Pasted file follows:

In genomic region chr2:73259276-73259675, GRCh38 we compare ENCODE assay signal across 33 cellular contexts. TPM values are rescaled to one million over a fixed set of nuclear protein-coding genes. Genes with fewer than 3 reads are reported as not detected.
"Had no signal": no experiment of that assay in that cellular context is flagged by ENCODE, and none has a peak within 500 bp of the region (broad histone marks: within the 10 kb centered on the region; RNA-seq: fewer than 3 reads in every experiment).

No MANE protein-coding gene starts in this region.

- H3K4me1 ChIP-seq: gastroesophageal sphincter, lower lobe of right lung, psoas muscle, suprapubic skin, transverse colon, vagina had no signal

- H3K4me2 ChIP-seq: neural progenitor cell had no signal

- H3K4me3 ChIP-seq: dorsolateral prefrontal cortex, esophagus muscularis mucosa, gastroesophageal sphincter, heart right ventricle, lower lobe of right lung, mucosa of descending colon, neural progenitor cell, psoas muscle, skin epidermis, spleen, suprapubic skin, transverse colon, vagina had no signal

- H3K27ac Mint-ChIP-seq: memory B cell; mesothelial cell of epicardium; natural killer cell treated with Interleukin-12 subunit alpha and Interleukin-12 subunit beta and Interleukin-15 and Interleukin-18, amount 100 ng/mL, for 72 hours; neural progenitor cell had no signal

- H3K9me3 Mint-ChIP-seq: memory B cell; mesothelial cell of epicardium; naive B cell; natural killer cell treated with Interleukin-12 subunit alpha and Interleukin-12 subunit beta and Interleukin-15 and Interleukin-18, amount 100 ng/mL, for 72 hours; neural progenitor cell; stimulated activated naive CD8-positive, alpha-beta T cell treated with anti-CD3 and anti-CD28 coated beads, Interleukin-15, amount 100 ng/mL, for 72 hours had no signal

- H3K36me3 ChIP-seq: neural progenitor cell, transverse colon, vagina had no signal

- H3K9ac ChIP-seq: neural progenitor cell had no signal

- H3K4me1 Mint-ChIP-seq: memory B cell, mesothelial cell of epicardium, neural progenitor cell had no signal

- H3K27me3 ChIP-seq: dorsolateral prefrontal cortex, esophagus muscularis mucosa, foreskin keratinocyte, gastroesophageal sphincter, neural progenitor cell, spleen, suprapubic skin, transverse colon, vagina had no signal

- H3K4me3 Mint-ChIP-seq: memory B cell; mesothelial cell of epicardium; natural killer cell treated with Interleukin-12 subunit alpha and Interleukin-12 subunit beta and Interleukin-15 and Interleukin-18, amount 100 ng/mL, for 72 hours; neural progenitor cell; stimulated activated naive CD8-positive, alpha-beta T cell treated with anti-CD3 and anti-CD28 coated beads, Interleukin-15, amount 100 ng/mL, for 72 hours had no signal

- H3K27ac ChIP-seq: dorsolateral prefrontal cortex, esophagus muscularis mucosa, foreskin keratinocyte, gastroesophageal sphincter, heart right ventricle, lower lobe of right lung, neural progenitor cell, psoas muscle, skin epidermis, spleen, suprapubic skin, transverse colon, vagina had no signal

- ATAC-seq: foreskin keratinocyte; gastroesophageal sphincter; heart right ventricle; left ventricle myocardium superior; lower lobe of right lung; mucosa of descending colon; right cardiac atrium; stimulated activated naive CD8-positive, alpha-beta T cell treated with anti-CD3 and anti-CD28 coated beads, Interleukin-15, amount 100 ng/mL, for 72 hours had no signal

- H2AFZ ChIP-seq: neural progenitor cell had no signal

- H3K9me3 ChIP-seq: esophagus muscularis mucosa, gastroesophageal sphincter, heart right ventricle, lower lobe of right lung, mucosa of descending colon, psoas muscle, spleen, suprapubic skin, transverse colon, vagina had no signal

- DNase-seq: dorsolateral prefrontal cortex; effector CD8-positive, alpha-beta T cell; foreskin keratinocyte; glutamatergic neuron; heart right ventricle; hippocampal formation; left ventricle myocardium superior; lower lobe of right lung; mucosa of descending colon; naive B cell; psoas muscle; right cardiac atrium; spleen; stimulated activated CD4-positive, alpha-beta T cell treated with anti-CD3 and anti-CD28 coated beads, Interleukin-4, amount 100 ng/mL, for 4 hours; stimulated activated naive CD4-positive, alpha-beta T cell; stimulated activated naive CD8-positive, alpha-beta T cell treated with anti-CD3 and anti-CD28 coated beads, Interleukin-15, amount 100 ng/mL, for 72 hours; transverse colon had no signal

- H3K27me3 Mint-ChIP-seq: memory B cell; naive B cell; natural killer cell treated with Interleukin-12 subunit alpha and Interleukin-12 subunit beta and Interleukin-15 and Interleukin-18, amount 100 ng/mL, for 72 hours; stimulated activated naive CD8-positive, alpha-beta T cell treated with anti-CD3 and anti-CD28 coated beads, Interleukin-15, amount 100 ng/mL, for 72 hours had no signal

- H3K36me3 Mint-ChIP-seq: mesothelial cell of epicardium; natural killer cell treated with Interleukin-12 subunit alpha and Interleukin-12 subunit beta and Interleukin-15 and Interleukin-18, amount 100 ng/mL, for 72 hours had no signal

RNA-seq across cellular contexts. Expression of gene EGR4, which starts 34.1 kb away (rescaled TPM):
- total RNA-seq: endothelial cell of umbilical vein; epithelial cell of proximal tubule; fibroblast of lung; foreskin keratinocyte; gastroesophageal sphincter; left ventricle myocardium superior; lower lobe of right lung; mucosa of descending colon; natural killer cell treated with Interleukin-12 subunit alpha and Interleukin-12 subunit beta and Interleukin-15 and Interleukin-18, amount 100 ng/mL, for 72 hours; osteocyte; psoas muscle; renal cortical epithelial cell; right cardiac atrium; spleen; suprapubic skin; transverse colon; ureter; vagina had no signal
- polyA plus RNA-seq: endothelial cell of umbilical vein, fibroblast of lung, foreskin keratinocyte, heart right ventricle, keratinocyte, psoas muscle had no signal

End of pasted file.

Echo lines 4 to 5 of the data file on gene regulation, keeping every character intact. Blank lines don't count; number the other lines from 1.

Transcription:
- H3K4me1 ChIP-seq: gastroesophageal sphincter, lower lobe of right lung, psoas muscle, suprapubic skin, transverse colon, vagina had no signal

- H3K4me2 ChIP-seq: neural progenitor cell had no signal